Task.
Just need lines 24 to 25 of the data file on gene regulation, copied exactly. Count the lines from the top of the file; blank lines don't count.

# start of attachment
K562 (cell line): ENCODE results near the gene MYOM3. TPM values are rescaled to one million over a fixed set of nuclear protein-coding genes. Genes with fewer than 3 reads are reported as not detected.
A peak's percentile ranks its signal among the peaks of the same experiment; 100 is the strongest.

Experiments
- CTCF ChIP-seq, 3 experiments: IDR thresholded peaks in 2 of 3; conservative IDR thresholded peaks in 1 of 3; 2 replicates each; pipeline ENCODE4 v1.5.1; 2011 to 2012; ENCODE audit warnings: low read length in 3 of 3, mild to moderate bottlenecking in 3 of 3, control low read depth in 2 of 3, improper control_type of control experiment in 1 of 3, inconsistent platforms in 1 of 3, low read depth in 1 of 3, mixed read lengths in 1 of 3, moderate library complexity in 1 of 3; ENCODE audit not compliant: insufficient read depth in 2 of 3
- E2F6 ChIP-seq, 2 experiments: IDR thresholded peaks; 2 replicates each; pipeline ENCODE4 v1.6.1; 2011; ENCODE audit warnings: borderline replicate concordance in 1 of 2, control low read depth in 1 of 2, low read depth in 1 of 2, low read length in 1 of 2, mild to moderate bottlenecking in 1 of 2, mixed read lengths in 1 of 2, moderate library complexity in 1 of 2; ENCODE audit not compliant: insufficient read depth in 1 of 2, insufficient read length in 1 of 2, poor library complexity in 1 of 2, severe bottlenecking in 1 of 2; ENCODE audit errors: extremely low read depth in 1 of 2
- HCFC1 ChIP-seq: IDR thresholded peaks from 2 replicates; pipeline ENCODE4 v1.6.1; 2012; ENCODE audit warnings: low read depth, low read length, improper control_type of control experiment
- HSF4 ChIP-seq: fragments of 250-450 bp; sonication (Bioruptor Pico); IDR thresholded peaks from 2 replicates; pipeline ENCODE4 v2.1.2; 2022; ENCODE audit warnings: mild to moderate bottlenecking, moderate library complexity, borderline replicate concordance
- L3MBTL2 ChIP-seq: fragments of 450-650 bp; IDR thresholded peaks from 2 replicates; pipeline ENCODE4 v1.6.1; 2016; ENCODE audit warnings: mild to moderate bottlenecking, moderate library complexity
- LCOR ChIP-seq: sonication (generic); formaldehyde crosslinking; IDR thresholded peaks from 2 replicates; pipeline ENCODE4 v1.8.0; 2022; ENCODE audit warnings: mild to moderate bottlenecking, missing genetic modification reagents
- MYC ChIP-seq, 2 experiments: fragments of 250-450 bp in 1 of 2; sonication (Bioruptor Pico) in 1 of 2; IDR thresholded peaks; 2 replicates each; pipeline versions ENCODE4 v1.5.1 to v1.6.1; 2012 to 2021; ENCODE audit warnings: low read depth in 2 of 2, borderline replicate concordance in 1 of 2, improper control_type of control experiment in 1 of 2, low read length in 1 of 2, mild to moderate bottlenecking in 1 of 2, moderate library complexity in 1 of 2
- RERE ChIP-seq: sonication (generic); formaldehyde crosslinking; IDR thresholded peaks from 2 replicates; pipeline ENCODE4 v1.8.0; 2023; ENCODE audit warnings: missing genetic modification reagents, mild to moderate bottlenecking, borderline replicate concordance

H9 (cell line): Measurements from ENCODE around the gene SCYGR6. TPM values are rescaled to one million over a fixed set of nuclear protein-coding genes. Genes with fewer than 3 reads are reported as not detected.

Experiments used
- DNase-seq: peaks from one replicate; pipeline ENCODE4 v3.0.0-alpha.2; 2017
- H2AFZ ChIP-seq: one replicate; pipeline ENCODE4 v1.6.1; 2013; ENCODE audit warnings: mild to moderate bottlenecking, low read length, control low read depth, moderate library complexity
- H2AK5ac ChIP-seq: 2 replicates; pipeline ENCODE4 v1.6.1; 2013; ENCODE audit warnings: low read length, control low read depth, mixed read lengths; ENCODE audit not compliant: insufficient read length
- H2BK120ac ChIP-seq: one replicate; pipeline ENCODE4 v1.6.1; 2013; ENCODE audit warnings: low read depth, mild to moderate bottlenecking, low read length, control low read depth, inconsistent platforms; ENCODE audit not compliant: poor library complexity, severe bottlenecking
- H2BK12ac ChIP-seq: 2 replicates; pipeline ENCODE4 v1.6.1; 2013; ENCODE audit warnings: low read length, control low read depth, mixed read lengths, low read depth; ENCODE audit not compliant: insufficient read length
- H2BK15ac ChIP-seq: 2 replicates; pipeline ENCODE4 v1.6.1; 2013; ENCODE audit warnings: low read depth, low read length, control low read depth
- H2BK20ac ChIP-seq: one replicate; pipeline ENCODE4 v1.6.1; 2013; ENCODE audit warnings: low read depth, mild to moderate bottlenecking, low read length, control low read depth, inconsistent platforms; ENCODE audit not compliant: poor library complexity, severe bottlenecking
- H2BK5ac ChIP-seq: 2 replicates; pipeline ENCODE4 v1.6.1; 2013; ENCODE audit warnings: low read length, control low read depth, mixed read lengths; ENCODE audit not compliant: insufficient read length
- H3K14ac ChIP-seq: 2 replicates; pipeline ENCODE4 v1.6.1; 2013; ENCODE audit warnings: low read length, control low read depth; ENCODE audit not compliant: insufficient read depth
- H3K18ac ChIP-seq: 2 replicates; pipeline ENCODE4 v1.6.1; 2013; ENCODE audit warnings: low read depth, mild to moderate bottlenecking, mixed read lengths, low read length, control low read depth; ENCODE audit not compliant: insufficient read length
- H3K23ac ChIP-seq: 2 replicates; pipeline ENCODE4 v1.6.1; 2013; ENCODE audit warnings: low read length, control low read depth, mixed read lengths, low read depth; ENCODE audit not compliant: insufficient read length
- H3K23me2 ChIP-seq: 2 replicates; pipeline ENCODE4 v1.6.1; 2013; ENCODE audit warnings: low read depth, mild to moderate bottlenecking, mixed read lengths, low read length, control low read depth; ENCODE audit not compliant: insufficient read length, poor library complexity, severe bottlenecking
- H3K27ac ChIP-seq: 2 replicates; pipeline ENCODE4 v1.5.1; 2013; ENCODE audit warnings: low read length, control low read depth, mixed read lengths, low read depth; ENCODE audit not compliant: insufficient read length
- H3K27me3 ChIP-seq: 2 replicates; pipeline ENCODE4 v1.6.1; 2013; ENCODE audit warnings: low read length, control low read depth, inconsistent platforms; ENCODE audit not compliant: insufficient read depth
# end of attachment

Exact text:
- H3K23ac ChIP-seq: 2 replicates; pipeline ENCODE4 v1.6.1; 2013; ENCODE audit warnings: low read length, control low read depth, mixed read lengths, low read depth; ENCODE audit not compliant: insufficient read length
- H3K23me2 ChIP-seq: 2 replicates; pipeline ENCODE4 v1.6.1; 2013; ENCODE audit warnings: low read depth, mild to moderate bottlenecking, mixed read lengths, low read length, control low read depth; ENCODE audit not compliant: insufficient read length, poor library complexity, severe bottlenecking